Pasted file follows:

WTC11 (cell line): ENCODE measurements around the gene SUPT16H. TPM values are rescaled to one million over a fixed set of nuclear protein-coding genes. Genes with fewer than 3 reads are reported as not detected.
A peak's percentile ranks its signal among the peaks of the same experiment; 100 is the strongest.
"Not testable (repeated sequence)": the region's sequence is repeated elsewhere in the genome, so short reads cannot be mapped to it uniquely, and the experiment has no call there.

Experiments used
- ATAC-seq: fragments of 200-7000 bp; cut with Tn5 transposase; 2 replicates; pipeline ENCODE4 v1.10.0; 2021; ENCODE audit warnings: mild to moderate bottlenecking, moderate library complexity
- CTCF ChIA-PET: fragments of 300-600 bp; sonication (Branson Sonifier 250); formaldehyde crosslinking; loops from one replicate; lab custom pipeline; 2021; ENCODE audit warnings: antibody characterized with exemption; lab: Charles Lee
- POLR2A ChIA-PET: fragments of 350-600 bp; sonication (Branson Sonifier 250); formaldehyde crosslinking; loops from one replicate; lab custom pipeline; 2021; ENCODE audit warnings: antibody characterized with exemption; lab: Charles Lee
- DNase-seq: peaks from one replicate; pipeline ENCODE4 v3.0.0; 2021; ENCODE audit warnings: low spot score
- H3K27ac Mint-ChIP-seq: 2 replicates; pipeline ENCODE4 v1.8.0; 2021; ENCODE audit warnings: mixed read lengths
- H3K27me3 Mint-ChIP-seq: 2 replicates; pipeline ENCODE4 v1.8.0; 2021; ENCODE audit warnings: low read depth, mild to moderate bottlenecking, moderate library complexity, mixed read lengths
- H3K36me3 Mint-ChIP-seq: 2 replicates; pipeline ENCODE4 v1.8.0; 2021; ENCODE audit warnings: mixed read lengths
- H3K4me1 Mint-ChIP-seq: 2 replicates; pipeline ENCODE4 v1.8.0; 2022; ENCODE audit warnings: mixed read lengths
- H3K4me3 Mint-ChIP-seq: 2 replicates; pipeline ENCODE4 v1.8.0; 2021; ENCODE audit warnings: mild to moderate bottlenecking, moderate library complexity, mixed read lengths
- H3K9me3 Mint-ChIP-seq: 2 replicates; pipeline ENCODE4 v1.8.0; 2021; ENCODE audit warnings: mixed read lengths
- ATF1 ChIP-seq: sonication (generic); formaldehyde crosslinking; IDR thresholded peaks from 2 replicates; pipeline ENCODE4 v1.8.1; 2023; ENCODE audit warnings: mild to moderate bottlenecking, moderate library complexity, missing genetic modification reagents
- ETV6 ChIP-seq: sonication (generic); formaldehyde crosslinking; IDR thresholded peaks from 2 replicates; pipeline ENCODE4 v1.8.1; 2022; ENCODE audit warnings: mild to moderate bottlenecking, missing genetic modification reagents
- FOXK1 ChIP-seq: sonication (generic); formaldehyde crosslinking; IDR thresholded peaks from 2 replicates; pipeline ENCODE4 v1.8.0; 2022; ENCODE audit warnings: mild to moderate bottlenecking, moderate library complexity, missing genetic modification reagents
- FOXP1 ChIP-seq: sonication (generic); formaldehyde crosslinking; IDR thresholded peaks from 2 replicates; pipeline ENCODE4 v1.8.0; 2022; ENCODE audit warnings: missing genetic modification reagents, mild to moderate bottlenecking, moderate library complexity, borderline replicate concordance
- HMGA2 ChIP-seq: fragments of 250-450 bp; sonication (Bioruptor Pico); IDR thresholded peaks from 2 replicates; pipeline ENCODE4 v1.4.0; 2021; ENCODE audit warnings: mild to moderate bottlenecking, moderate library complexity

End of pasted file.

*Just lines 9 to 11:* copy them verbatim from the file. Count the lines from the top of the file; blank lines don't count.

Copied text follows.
- H3K27ac Mint-ChIP-seq: 2 replicates; pipeline ENCODE4 v1.8.0; 2021; ENCODE audit warnings: mixed read lengths
- H3K27me3 Mint-ChIP-seq: 2 replicates; pipeline ENCODE4 v1.8.0; 2021; ENCODE audit warnings: low read depth, mild to moderate bottlenecking, moderate library complexity, mixed read lengths
- H3K36me3 Mint-ChIP-seq: 2 replicates; pipeline ENCODE4 v1.8.0; 2021; ENCODE audit warnings: mixed read lengths